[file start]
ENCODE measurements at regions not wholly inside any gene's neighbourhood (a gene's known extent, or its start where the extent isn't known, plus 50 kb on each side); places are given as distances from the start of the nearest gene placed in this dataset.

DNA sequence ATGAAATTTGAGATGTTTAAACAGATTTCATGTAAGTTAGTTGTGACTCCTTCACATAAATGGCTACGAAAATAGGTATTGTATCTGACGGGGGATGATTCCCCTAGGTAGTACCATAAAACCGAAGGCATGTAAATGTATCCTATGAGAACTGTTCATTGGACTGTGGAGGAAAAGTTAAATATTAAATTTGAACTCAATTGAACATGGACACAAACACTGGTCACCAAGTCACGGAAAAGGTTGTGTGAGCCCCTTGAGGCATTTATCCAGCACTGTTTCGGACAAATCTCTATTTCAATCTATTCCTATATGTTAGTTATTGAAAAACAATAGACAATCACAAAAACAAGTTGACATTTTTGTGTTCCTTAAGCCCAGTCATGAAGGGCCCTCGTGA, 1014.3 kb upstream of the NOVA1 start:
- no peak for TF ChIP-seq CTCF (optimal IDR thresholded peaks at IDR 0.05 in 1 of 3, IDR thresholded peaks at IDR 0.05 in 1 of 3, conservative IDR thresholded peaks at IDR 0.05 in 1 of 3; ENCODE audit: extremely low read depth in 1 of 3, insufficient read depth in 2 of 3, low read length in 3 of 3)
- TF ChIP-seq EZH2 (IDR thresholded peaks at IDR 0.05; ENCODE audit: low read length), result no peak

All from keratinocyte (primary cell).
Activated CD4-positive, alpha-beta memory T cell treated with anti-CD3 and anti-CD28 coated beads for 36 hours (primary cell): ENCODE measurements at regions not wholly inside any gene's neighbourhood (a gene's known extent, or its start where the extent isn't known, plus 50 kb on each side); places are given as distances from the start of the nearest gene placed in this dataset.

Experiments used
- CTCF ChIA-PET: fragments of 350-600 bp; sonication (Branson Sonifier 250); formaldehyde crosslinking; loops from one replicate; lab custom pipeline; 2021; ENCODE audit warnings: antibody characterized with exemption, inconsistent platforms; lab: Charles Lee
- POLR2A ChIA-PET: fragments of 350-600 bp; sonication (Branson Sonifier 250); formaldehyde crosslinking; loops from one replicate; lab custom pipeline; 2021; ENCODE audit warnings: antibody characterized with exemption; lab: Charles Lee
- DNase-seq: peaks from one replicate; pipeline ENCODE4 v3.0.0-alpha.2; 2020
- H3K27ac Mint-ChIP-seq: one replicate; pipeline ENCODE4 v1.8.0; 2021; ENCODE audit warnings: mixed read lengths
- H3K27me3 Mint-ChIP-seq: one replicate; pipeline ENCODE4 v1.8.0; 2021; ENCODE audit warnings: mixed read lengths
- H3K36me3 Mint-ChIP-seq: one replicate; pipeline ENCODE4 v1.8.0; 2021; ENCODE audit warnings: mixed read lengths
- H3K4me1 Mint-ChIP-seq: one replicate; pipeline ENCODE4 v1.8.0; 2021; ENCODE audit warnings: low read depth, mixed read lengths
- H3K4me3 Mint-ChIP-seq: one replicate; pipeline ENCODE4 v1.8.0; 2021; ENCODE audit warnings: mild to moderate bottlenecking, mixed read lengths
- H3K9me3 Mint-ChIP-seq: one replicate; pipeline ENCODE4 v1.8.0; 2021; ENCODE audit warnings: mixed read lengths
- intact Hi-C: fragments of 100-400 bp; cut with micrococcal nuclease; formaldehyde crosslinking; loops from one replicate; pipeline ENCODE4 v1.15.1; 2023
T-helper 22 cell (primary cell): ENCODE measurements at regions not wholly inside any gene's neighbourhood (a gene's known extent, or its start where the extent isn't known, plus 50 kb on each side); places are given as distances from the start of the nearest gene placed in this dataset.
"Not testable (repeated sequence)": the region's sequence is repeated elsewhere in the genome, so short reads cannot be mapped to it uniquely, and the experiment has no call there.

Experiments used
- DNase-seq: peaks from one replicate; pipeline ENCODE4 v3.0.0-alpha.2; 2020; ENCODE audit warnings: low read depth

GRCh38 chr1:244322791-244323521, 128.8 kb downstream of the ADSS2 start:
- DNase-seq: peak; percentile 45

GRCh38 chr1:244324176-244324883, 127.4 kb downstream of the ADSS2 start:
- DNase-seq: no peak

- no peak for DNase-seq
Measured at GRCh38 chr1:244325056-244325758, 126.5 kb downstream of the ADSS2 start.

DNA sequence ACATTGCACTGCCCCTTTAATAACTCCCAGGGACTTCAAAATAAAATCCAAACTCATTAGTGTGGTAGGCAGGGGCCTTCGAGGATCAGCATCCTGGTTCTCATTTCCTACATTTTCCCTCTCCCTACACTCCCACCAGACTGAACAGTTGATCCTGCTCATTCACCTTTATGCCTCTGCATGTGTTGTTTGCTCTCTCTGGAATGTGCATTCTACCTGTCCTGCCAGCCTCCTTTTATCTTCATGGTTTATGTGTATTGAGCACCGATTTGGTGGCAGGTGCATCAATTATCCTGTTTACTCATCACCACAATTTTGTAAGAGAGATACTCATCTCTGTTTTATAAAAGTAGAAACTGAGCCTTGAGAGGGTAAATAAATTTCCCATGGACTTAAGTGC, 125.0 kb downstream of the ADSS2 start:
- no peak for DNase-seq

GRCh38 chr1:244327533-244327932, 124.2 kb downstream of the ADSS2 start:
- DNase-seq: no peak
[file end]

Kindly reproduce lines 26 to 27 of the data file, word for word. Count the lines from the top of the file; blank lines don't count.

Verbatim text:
- no peak for DNase-seq
Measured at GRCh38 chr1:244325056-244325758, 126.5 kb downstream of the ADSS2 start.